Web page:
A Star is Born: Four Films Four Oscar Ceremonies | Review

by - Sunday, September 30, 2018


I have been pretty excited to see Bradley Cooper's directorial debut. It's always great to see how an actor moves from in front of the camera to behind but to do both at the same time in your first directing job is no mean feat and Cooper definitely did pretty darn good.

A Star is Born is a modernised reimagining of the 1937 Oscar winning Janet Gaynor/Fredric March film. Since then there have been two more remakes, the first starring Judy Garland and James Mason in 1954, the 1976 Barbra Streisand and Kris Kristofferson hit and now we land in 2018 with Bradley Cooper and Lady Gaga. Each adaptation has taken itself to the Oscars, the first and third being successful with one win each, so we know it does well during awards season and I'm sure our modern day version will mimic that success.

I'm not going to say the film was perfect or that it was everything I expected it to be and more because it did start off pretty rocky for me. I wasn't sure on the character of Ally, I can't compare it to the original performances because I am yet to see them but her introduction made me a little uneasy due to one particular shot. Ally, played by Gaga, is lying on the bar top mid (beautiful) performance of La Vie En Rose when time slows down for her to meet eyes with Jackson Maine, a rockstar with a penchant for alcohol played by Bradley Cooper. I imagine it was intended to be romantic but felt very much like a male gaze moment, meaning I didn't step off on the right foot with the relationship that developed very rapidly between the two.

I didn't find much joy in watching their relationship develop to begin with. I felt like Jackson was taking advantage whilst Ally rolled with the punches, all the while feeling pretty bad for the both of them. Feeling bad for Ally because she wanted so badly to sing and feeling bad for Jackson that he could barely remember a thing that was going on while it happened. However, the moment she joined him on stage for the first time was movie magic and definitely hit a heartstring. In fact, pretty much all the moments where it was just them and the music were the ones that hit the deepest.



I also found it hard making up my mind as to whether or not Ally was truly enjoying her solo career. She didn't give much away even though her image and sound were dramatically different to the girl we were introduced to at the beginning of the 136 minutes, it was interesting that there wasn't much comment on it outside of Jackson's snide remarks. There was a strange parallel between beauty and success that was hit on at random points but didn't much follow through to anything though I definitely believe it was meant to be through the device of Ally's style evolution.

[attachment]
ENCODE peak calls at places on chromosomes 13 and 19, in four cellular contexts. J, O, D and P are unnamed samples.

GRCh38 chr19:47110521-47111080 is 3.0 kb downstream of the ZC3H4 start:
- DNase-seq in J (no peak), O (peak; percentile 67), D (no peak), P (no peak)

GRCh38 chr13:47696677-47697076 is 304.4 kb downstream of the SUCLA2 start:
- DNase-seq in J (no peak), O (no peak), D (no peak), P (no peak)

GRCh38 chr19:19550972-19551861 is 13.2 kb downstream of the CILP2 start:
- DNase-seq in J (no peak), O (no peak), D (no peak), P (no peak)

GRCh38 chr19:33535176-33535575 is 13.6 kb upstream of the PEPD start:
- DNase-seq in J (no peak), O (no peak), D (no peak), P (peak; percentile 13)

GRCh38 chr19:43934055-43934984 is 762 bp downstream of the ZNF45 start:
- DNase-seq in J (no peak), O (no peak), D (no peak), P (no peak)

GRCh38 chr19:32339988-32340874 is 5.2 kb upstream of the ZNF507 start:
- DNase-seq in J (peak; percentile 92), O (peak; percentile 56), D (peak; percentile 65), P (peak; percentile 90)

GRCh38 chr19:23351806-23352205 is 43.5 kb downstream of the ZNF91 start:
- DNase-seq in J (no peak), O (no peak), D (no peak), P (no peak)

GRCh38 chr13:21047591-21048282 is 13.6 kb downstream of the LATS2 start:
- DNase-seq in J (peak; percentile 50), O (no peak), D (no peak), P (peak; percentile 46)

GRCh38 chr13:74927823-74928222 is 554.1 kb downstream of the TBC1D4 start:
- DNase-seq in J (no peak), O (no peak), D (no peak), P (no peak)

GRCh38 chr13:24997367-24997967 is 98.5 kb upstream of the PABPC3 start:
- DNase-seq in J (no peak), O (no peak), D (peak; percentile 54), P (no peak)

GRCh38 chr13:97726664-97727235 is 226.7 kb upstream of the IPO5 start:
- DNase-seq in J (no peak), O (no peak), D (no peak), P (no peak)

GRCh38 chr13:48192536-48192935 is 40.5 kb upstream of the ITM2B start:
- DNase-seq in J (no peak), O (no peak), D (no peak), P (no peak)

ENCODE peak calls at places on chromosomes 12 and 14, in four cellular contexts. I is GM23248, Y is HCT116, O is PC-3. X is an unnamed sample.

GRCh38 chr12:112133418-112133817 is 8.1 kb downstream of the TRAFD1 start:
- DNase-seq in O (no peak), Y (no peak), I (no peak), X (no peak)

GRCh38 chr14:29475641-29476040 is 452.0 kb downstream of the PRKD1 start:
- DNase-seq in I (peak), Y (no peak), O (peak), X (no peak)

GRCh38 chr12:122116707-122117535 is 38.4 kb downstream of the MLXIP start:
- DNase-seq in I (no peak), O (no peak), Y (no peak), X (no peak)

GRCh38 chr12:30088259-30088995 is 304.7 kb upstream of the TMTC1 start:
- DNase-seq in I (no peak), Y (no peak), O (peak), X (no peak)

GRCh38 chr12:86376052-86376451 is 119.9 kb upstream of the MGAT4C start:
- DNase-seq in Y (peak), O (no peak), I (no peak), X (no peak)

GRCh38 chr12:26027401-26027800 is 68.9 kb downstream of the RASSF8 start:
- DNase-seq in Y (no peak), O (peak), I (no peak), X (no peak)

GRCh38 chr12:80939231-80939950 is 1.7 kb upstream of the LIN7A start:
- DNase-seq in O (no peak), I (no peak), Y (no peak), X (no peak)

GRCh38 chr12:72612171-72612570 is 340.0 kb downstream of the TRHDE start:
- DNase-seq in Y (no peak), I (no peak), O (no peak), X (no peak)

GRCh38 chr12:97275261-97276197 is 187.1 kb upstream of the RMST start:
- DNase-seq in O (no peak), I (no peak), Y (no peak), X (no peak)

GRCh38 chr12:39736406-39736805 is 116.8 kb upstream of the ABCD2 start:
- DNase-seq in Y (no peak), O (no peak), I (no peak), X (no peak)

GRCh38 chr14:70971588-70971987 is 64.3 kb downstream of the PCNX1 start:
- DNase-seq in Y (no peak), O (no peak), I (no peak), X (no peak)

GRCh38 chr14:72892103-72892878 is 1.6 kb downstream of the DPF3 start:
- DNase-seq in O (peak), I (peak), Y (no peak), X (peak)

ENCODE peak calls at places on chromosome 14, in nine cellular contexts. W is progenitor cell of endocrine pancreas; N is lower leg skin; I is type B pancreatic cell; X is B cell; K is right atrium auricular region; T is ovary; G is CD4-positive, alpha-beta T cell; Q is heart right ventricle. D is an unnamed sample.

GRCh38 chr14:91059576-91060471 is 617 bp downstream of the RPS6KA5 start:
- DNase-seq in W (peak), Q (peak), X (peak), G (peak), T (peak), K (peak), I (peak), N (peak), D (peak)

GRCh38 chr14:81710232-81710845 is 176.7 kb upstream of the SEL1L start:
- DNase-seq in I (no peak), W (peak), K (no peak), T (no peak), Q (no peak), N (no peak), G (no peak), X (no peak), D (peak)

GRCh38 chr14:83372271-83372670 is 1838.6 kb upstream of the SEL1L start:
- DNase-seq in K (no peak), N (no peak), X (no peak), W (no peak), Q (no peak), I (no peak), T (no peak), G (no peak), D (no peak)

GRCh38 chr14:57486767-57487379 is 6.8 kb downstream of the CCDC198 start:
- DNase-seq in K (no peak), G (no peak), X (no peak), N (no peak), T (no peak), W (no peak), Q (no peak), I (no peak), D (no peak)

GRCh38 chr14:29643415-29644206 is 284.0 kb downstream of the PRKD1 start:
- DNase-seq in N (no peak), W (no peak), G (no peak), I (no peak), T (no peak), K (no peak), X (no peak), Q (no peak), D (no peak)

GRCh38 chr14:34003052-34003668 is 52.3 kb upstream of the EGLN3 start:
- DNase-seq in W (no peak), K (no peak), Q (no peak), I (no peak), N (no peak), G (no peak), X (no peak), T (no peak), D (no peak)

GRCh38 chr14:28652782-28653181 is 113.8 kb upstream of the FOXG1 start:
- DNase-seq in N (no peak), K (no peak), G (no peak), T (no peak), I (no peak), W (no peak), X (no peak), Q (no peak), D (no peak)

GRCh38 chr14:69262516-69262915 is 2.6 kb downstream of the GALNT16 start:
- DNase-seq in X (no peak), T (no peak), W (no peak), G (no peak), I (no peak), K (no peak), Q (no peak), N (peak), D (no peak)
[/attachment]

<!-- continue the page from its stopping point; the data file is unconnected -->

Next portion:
It did a great job of showcasing the rise of Ally colliding with the fall of Jackson through unique choices made by Cooper who did a great job with showing not telling a lot of the plot points, key moments hitting with just a gesture or a look. He made some interesting visual choices utilising reflections and light in different ways and he most certainly drew some heartfelt performances. Casting a real musician in the role of Ally was a smart move and I don't think anyone can deny Lady Gaga really believed every step she took throughout the film. My favourite moment is her covering her eyes mid performance because it felt like "okay, the second my hands go down I am in this 100% and I just have to dive in". Jackson's strongest device was that he was never really face on with the camera at many points, allowing the audience to feel Ally's pain of never being completely let all the way in.

 It had a beautiful way of melding the past with the present, feeling like another time completely, every now and then an iPhone popping up reminding us where we really were. Cooper definitely got his point of celebrity culture and the fickleness that occurs alongside it through; one particular shot to back this up is in Ally's first trip to the recording booth where Jackson steps in to help her feel more comfortable. Instead of showing us them face on, we watched the scene play out through the reflection of the recording booth's glass window, something that easily could've been a risk but paid off pretty well. It felt like we were intruding in a private moment, the same way a lot of people feel they have the right to a celebrity's time.

I'd say it's a pretty safe bet in the musical/comedy section at the Golden Globe and can sense the film making its fourth trip to the Oscars. Whether it'll win or not is still up for debate!

A Star is Born is in UK Cinemas from October 3rd.

Until next time

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